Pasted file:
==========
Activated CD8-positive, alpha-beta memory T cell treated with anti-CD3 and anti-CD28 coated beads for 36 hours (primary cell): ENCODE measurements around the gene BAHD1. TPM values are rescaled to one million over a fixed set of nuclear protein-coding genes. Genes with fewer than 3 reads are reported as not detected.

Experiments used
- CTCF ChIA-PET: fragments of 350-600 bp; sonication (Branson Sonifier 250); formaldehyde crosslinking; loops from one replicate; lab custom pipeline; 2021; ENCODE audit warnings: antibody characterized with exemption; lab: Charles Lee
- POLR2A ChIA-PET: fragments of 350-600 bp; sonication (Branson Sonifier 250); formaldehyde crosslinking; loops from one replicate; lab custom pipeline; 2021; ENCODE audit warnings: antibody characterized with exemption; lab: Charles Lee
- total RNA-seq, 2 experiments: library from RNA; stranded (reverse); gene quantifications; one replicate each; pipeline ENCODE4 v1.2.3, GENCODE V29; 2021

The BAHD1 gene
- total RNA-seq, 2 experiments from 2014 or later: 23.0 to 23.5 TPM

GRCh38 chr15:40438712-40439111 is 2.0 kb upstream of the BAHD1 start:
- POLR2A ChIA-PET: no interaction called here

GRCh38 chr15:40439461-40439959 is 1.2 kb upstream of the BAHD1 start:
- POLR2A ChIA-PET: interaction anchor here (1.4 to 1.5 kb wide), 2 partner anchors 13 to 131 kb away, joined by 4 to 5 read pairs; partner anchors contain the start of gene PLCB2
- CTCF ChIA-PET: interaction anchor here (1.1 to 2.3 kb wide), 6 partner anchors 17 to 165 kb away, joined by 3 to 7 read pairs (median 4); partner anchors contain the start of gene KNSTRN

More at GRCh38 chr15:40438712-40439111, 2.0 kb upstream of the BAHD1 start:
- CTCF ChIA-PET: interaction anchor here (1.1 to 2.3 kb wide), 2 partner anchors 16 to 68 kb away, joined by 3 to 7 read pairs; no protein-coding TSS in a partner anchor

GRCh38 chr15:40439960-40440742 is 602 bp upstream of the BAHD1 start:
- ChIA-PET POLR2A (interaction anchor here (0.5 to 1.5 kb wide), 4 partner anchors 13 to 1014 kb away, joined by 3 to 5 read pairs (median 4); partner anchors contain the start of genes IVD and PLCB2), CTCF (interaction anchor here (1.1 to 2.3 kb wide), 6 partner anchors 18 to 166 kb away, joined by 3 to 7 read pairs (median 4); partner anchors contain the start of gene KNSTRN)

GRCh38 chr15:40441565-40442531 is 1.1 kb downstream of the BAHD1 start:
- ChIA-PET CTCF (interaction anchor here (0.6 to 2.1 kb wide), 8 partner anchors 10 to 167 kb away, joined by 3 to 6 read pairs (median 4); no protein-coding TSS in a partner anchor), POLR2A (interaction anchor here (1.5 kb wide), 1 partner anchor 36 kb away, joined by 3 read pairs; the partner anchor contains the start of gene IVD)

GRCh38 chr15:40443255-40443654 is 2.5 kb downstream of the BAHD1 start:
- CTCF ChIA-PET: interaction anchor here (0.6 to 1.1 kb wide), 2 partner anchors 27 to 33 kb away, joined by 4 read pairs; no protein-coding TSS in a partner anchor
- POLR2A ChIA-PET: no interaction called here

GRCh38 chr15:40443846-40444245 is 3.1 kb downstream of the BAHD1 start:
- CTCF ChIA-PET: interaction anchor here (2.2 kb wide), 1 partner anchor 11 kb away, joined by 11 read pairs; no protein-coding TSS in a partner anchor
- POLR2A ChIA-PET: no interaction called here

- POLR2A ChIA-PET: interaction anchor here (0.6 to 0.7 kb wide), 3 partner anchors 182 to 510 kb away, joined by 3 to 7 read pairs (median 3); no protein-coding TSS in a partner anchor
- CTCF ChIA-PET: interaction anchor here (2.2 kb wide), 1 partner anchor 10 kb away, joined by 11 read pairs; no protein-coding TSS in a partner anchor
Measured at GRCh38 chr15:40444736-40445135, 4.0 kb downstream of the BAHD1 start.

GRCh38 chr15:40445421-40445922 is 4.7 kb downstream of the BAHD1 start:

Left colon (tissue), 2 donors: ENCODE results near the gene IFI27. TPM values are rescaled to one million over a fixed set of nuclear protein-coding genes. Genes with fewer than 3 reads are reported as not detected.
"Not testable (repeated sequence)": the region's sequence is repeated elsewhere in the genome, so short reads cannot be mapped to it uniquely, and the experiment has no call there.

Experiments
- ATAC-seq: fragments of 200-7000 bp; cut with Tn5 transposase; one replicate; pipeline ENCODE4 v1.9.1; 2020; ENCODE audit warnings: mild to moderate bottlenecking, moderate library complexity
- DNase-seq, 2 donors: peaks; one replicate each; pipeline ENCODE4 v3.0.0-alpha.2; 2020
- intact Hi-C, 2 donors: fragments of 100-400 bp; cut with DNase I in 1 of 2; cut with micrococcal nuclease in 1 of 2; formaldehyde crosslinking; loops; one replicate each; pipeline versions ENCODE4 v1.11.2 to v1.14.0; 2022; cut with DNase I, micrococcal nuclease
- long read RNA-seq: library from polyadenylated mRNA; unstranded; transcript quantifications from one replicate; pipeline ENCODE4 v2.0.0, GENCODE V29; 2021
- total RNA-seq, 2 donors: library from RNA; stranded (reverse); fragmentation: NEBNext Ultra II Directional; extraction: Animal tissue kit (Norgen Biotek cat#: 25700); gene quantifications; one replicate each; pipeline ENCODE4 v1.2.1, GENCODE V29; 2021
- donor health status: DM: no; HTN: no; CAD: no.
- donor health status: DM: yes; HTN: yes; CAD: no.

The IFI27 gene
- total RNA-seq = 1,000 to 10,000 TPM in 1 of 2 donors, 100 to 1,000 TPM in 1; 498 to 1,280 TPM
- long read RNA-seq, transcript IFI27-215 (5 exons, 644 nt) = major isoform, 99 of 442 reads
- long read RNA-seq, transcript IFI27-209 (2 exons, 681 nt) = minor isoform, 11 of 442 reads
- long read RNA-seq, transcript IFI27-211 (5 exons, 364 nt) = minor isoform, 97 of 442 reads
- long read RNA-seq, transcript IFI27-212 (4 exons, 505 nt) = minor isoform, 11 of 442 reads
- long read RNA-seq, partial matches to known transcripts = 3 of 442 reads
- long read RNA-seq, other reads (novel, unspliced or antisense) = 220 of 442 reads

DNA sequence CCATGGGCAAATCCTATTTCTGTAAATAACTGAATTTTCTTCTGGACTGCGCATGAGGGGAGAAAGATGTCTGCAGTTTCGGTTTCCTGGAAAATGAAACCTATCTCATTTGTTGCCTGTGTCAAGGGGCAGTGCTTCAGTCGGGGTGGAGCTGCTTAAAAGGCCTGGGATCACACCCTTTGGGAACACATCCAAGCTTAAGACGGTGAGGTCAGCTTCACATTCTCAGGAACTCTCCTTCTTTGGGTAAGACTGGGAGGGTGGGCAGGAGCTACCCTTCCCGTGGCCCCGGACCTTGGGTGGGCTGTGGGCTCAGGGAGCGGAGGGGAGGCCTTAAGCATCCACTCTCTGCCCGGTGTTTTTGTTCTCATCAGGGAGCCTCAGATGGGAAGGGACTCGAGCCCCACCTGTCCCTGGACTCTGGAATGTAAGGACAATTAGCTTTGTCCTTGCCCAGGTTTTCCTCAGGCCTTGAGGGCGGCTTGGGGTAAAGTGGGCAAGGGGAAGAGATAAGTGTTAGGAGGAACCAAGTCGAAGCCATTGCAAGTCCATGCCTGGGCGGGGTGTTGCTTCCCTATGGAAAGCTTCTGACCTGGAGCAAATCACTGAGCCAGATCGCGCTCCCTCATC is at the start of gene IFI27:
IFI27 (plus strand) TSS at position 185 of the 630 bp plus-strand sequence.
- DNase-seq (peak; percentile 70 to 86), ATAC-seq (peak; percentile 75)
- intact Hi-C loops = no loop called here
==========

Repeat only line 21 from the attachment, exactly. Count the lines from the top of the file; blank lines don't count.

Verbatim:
- POLR2A ChIA-PET: no interaction called here